Len Pitcock on the Success of Lines Converging in Telecommunications

Len Pitcock is the incoming chairman of the Arkansas Cable Telecommunications Association.

Before joining Cox Communications in 2008, Pitcock was executive director of the Arkansas Cable Telecommunications Association. His duties included lobbying state and federal lawmakers on behalf of the cable industry. He also has served on the boards of Connect Arkansas, the Arkansas Broadband Advisory Council and the Arkansas Society of Professional Lobbyists.

Pitcock has a degree in political science from the University of Arkansas at Little Rock.

Q: Cox is on our annual list of the largest local exchange carriers, but it has traditionally been a cable TV provider rather than a telephone company. Describe Cox’s business in Arkansas.

A: Cox Communications has served the state for almost 15 years now. We are Arkansas’ largest traditional cable provider and have become the state’s fourth-largest phone company, having launched that product only seven years ago. Our “footprint” today is largely made up of the 3rd Congressional District. We serve both residential and business customers with a wide variety of products that are delivered across our state-of-the-art broadband network.

“Convergence” is a word we’ve been hearing in telecommunications for several years. Has it arrived?

Absolutely. In recent years the lines between the traditional wireline, wireless and cable companies have become virtually nonexistent. This is a result of the Telecommunications Act of 1996 as Congress encouraged competition for telecommunications services among all of us. That’s how cable providers got into the telephone business, the phone companies got into our business and why wireless technology has grown by leaps and bounds. It’s worked. Today consumers have any number of choices for telephone, video or broadband services outside of the traditional providers of just a few years ago. There was a time when we considered satellite our biggest threat; today, we consider Netflix and Hulu just as much of a competitor as the traditional telecom or satellite companies.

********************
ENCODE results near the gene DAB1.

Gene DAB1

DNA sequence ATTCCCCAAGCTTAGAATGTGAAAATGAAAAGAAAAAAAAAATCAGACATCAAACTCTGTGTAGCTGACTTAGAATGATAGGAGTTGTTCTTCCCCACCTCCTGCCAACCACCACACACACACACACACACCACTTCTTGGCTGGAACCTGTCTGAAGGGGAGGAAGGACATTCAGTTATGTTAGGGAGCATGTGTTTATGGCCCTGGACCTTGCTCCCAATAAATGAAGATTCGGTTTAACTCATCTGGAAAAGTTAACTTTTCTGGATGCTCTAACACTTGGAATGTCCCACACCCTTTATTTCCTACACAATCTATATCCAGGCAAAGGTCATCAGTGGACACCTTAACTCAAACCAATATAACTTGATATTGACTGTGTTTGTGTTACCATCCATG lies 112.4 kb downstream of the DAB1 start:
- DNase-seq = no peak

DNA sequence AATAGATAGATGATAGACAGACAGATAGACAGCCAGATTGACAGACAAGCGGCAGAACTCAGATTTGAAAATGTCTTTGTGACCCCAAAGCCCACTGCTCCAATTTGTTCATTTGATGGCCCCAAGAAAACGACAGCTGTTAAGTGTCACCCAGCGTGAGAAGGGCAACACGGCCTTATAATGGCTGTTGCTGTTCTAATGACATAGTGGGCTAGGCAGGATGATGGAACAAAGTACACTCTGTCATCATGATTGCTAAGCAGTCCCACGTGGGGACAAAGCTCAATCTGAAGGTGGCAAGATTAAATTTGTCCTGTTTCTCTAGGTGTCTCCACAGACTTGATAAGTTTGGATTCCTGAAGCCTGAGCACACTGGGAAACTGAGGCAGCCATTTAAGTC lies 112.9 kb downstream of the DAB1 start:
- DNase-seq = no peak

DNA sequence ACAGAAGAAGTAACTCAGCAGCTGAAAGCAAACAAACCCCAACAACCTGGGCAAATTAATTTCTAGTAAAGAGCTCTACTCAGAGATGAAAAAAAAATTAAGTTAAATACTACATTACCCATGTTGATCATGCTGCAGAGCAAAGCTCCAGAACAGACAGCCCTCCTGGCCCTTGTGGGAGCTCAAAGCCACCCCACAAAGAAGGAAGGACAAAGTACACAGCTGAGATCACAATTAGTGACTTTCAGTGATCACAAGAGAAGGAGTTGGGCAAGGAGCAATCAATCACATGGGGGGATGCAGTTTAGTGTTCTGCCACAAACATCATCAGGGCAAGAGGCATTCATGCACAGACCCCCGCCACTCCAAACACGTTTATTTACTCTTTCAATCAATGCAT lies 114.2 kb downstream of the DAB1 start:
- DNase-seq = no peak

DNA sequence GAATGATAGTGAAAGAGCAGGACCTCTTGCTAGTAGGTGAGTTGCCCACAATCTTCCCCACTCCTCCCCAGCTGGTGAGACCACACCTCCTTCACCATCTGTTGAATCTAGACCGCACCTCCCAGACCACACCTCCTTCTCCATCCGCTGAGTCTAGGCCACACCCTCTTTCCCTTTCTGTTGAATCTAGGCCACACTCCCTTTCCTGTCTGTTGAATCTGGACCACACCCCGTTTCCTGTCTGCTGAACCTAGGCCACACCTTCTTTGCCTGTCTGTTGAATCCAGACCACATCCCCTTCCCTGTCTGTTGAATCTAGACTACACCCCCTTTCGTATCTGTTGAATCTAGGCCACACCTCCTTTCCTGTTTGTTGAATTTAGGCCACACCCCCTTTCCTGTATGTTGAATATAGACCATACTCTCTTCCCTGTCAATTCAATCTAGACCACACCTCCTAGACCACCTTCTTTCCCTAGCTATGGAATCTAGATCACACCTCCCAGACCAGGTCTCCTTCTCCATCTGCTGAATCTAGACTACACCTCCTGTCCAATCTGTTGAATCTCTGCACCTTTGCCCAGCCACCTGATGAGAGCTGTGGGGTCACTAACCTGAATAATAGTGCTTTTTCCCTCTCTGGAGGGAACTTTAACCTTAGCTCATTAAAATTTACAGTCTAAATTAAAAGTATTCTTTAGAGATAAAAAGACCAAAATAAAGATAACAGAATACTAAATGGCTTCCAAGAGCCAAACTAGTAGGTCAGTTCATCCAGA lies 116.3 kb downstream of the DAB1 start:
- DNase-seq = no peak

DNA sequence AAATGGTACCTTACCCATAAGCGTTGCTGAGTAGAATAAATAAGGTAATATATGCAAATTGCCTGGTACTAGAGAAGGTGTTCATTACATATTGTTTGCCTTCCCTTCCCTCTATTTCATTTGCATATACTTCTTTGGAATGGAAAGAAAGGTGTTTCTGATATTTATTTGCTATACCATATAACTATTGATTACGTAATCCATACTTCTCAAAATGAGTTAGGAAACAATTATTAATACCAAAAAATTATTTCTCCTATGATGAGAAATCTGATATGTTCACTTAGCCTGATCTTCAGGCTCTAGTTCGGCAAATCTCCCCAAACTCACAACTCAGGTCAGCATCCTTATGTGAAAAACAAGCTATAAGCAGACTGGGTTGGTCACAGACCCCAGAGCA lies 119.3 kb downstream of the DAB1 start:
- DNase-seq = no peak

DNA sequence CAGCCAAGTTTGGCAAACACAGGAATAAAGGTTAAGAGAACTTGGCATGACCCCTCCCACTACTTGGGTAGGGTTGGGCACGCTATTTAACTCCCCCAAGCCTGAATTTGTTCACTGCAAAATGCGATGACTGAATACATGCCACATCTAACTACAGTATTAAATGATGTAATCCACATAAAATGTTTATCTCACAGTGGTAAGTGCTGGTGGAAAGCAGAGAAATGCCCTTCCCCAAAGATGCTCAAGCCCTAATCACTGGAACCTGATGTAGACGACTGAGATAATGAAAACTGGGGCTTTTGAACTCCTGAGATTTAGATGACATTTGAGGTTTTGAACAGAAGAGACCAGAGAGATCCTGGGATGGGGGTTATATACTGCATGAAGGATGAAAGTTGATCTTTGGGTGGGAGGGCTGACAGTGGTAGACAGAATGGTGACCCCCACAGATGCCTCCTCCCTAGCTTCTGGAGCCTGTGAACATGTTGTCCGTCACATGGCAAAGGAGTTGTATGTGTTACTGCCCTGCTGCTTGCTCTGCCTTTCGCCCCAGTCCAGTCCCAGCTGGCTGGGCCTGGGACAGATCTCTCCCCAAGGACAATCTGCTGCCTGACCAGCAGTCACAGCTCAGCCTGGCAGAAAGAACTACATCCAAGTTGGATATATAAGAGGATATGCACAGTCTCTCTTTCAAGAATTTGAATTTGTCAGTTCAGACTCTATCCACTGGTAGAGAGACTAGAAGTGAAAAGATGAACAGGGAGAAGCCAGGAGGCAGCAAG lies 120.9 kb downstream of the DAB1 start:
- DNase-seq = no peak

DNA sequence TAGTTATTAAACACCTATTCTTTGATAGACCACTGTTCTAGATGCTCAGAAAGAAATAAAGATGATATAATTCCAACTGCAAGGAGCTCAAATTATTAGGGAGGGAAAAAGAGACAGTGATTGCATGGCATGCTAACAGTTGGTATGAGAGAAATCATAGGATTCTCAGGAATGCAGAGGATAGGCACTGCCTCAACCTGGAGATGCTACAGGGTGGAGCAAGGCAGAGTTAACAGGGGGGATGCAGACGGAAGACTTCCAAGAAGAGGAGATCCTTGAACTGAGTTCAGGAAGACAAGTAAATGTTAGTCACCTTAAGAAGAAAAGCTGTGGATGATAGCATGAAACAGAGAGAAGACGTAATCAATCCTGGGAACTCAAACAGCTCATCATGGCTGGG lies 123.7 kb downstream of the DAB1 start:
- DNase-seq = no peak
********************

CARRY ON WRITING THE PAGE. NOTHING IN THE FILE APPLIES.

What is your industry doing to hold onto customers who have so many delivery choices?

I think the entire wireline telephone industry is certainly seeing cancellations regardless of the provider, but they do appear to be leveling off. Broadband subscriptions, on the other hand, are growing quickly. Bundling of products is certainly an avenue we’re all using to retain customers.

What are the biggest challenges Cox faces going forward? Are they the same as your competitors?

Regulatory uncertainty is a concern for all of us. The Telecommunications Act created an environment where competitors are being regulated very differently based on their historic products. We took steps during the recent legislative session to address bringing regulatory parity to the video market, but regulation is still all over the board for many products. Broadband technology is largely unregulated, which is one of the keys to its success.

I think Sen. Mark Pryor’s recent selection to chair the Senate Subcommittee on Communications, Technology & the Internet is huge for Arkansas. He’s mentioned that there has been discussion about a possible rewrite of the Telecommunications Act, but I’d have to defer to his office on whether that’s something we’ll see soon. We’ve also seen attempts to create government networks to compete directly with private sector companies. I think many would agree that creating government-subsidized competition is poor public policy that creates a chilling effect on sectors of private enterprise critical to healthy local economies.